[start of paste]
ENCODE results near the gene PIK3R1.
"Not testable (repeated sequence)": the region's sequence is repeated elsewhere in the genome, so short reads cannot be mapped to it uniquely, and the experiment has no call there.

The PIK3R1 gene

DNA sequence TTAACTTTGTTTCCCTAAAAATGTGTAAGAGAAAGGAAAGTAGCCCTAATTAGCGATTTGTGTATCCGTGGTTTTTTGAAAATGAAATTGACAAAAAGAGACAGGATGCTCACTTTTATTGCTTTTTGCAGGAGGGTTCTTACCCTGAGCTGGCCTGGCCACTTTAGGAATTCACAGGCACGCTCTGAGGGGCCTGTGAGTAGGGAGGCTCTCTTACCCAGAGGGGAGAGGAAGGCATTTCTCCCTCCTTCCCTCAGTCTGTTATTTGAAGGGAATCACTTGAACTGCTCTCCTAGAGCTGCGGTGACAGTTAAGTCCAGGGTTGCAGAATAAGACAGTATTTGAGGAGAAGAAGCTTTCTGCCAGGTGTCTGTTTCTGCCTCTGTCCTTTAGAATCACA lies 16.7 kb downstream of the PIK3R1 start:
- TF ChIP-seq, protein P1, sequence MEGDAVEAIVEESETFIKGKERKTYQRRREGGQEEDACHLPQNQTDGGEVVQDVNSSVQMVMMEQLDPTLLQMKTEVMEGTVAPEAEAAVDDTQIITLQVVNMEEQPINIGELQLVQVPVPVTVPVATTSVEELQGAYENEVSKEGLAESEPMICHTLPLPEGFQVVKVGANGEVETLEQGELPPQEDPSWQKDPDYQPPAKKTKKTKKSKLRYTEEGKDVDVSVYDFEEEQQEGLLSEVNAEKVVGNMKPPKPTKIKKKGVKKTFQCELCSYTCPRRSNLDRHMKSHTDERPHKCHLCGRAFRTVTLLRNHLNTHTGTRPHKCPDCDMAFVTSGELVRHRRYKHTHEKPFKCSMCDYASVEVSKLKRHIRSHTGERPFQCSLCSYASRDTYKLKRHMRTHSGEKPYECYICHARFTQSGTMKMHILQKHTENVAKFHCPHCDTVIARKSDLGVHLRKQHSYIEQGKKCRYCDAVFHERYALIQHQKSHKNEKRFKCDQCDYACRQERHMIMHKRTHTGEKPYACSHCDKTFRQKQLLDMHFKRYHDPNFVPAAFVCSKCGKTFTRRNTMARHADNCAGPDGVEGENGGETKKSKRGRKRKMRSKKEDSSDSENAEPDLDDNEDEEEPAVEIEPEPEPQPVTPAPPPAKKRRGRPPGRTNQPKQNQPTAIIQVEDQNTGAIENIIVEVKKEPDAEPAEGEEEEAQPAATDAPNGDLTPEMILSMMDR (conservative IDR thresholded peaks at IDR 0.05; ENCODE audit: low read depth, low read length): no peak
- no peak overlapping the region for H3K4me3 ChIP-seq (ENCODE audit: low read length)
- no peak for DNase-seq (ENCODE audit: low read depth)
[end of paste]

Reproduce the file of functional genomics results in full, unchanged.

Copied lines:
ENCODE results near the gene PIK3R1.
"Not testable (repeated sequence)": the region's sequence is repeated elsewhere in the genome, so short reads cannot be mapped to it uniquely, and the experiment has no call there.

The PIK3R1 gene

DNA sequence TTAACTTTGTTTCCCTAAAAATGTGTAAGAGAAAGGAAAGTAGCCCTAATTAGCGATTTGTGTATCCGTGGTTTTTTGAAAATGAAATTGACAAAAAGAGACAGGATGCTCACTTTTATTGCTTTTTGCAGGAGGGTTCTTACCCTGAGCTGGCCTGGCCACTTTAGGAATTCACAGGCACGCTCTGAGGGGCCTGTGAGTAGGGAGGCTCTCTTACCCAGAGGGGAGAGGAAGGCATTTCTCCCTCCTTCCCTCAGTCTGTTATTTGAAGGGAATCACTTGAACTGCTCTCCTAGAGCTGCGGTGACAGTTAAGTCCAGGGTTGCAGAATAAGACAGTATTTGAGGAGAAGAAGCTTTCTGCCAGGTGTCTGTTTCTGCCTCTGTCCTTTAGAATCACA lies 16.7 kb downstream of the PIK3R1 start:
- TF ChIP-seq, protein P1, sequence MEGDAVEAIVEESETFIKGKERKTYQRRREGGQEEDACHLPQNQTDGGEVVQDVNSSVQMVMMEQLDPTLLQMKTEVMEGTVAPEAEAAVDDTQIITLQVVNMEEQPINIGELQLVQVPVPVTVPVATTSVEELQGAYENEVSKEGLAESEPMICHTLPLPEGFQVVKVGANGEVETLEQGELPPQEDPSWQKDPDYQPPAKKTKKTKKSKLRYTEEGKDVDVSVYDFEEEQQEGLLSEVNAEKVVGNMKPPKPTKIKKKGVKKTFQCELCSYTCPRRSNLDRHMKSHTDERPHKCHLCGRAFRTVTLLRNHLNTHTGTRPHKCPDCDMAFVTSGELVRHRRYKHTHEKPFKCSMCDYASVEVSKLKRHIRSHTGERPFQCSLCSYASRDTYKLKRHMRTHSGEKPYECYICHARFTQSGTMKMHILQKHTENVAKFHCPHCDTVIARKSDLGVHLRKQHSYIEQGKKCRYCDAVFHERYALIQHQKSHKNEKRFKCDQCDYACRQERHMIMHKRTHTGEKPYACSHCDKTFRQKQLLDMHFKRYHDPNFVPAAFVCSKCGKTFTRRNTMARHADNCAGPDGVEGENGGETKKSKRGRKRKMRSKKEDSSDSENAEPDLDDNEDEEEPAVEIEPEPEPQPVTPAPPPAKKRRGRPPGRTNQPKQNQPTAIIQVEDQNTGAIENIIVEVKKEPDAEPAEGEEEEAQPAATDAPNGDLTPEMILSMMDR (conservative IDR thresholded peaks at IDR 0.05; ENCODE audit: low read depth, low read length): no peak
- no peak overlapping the region for H3K4me3 ChIP-seq (ENCODE audit: low read length)
- no peak for DNase-seq (ENCODE audit: low read depth)